The Gathering Storm

Disruptions force re-engineer/buy decisions for in-house software. You can rebuild the system to adapt to a change, or you can buy a system that already handles that change. Nothing new here – disruptions pretty much drove the evolution of the entire EDA and IP industry. In-house solutions work best until the cost of keeping up with evolving demands outweighs the benefits. At some point, often different for different design teams, a switch may become less costly than re-architecting the home-based tool.

One such trigger in this instance is the release of the IP-XACT 2022 standard. Michal tells me there are several semantic changes, such as more compatibility with SystemVerilog features, which will force rework to in-house systems. Equally important, there are changes to deal with really large systems, which may be even more challenging for re-engineering projects.

A second problem is that tiled subsystems are becoming more popular: in AI, in many-core compute, and in graphics cores. The disruption here is a scaling problem because the complexity of interconnect that must be hooked up between these tiles rises dramatically. Not impossible to handle in a legacy system, but the effort to create and rework and the opportunity for errors can grow quadratically given the nature of these structures.

A third challenge is the growing diversity of sources for IP, external for the standard stuff but now also for AI cores, DSPs in support of AI pipelines, sensing and sensor fusion, eFPGA and multi-die connectivity. Internal cores from other divisions and design partners add to this complexity, each commonly in different flavors of IP-XACT. This isn’t a technology challenge; it’s an administrative volume challenge, particularly as we move to from dozens to 100s of IP blocks that make up a chip, but even more so when that number goes even higher, perhaps across multiple die . Technology challenges are fun to take on internally; administrative/scaling problems not so much and this is where EDA and IP companies excel.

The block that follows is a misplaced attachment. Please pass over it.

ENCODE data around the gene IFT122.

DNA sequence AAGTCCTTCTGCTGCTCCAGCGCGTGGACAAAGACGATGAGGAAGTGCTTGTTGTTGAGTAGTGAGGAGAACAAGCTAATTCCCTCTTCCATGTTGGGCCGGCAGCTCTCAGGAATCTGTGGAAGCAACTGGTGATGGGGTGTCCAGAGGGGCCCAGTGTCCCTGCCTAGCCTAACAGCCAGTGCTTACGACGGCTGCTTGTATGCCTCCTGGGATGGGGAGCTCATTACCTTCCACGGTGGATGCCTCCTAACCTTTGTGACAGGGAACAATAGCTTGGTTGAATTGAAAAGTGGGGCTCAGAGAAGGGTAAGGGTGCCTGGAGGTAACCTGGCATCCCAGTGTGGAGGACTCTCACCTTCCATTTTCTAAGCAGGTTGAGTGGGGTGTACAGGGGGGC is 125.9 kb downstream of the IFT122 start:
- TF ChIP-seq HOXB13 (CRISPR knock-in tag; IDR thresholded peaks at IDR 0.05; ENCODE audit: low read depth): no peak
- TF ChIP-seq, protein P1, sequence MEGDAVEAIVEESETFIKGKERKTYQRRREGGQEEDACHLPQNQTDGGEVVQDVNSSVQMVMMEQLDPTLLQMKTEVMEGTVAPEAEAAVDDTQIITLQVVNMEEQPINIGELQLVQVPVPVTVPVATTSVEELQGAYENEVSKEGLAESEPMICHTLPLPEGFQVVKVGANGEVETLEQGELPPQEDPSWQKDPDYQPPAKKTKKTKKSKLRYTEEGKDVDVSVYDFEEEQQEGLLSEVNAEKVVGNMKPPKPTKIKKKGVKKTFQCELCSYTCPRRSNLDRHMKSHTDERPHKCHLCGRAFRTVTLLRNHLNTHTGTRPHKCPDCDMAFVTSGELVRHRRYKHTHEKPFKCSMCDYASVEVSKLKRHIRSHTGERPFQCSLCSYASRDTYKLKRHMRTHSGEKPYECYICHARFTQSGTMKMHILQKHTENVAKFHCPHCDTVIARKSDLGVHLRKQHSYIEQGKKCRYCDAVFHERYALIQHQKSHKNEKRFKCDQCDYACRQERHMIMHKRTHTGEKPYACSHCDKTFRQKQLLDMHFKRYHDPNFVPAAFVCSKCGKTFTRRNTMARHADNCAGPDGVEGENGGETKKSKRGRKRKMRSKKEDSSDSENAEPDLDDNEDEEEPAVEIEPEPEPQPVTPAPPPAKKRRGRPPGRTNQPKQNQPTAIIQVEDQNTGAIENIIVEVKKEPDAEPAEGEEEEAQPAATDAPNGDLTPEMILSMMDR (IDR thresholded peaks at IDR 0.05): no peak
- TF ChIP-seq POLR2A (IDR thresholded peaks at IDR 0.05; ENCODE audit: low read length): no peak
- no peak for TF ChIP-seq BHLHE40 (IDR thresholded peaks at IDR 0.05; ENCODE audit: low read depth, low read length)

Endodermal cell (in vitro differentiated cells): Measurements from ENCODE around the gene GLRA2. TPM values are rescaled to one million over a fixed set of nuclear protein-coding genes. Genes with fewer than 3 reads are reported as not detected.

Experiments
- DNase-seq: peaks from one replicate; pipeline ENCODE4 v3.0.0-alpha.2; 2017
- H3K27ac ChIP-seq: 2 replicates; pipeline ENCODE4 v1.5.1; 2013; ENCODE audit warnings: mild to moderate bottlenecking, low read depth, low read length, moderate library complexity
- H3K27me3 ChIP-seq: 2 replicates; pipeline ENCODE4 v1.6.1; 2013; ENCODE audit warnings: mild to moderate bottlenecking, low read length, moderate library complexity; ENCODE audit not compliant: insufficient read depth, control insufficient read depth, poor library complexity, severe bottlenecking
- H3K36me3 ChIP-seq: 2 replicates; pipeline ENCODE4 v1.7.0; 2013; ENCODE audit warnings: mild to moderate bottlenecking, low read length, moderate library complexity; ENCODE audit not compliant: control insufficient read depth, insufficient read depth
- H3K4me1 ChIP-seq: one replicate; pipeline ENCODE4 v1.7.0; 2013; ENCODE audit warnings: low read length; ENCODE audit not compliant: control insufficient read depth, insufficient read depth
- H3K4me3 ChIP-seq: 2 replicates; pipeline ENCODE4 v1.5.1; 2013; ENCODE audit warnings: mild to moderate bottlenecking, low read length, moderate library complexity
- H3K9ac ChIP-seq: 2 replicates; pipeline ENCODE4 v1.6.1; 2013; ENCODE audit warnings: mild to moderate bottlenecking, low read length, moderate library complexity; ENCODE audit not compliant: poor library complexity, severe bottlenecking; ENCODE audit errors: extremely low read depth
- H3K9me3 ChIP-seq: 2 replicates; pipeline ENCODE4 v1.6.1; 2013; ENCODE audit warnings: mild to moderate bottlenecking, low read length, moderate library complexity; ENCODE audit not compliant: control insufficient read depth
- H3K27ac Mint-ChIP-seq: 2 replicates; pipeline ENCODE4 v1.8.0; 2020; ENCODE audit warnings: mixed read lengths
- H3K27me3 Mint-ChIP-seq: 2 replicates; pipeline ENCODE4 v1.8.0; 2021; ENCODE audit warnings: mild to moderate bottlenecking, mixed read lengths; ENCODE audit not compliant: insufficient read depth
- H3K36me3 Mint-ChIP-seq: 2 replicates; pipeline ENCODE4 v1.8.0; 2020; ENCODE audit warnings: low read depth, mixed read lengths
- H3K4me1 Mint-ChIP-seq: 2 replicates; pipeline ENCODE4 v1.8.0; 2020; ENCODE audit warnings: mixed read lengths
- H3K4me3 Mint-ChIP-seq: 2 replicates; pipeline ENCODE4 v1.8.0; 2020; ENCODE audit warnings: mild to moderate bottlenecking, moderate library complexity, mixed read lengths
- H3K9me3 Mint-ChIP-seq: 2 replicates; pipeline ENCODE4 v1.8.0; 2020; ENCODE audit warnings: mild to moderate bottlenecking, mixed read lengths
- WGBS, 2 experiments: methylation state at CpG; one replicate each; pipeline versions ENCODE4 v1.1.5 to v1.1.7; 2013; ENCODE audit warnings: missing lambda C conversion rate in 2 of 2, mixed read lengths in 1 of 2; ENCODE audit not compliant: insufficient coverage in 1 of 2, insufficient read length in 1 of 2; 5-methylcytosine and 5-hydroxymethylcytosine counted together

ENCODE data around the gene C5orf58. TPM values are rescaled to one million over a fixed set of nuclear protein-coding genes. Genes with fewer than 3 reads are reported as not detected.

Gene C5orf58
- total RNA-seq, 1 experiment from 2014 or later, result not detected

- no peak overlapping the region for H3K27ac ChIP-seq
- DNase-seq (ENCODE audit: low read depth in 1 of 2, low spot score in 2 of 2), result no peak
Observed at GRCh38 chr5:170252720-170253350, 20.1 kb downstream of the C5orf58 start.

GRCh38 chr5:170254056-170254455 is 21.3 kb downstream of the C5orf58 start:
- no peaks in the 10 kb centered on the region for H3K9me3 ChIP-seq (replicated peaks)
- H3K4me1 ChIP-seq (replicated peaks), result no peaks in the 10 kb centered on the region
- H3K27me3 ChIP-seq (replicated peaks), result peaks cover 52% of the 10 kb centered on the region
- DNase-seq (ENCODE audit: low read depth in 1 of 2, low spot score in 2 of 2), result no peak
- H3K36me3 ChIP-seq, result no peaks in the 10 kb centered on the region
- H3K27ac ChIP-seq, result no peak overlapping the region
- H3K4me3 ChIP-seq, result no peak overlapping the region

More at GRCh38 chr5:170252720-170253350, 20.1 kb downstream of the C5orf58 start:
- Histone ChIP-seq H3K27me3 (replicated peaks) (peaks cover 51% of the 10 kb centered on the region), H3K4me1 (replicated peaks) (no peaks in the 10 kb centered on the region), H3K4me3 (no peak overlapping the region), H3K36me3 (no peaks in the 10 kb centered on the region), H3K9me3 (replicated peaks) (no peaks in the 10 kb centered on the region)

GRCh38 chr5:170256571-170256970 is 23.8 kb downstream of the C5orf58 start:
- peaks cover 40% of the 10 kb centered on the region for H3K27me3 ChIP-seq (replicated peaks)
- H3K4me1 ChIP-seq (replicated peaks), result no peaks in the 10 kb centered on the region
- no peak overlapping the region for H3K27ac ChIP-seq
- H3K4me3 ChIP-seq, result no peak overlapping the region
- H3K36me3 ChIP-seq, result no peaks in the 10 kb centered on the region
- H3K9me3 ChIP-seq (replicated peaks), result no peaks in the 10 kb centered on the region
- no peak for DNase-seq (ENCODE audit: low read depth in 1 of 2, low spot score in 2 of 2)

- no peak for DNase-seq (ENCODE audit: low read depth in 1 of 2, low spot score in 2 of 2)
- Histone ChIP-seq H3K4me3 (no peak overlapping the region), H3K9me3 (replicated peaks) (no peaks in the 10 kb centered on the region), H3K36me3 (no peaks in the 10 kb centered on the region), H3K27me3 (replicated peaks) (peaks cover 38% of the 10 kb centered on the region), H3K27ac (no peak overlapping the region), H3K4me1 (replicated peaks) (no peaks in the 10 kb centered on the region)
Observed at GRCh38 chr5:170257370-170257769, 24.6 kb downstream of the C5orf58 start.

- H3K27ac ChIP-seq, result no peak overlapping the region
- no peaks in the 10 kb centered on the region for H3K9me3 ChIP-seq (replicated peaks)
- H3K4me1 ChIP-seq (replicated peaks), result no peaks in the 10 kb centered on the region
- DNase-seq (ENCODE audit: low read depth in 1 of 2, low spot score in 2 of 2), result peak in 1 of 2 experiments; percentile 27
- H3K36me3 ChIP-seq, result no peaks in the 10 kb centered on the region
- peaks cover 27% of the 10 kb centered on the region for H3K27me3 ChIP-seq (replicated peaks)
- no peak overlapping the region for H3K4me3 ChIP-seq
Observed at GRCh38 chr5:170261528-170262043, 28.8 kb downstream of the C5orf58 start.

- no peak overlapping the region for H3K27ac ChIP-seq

Another disruption comes from a trend to continuous integration (CI) flows in SoC design, something I heard hints of back at the beginning of the Innovation in Verification series. As designs become more specialized to meet more application-specific needs and schedules tighten, it is natural to plan families of derivatives which must be pushed out in even tighter schedules. Michal is now hearing of design flows with an 80%-ready core as a base, from which different derivatives can evolve even while the base itself may continue to evolve.

Then, of course, there is multi-die design, in which some “IPs” will be pre-designed chiplets with pre-determined interface constraints for communication, power management, version compatibility issues, etc., etc. Meanwhile, boundaries between proposed chiplets can remain fluid until quite late in design but with enhanced need for careful control of implications for implementation.

The End Is Nigh

In short, Michal sees a perfect storm building of new and evolving demands on integration platforms. Perhaps not all will be important immediately to a given product plan, but then you start to worry about how long you can continue to kick the can down the road until a transition becomes unavoidable. Either way, it seems clear there will be building pressure to re-evaluate tradeoffs between in-house solutions with significant re-engineering costs on the horizon, versus a planned and controlled switch to commercial platforms.

You can learn more about Arteris Magillem solutions for SoC connectivity HERE, for register management HERE, for hardware/software interface development HERE, and learn more about some public customers HERE.

Share this post via:

Comments

There are no comments yet.

You must register or log in to view/post comments.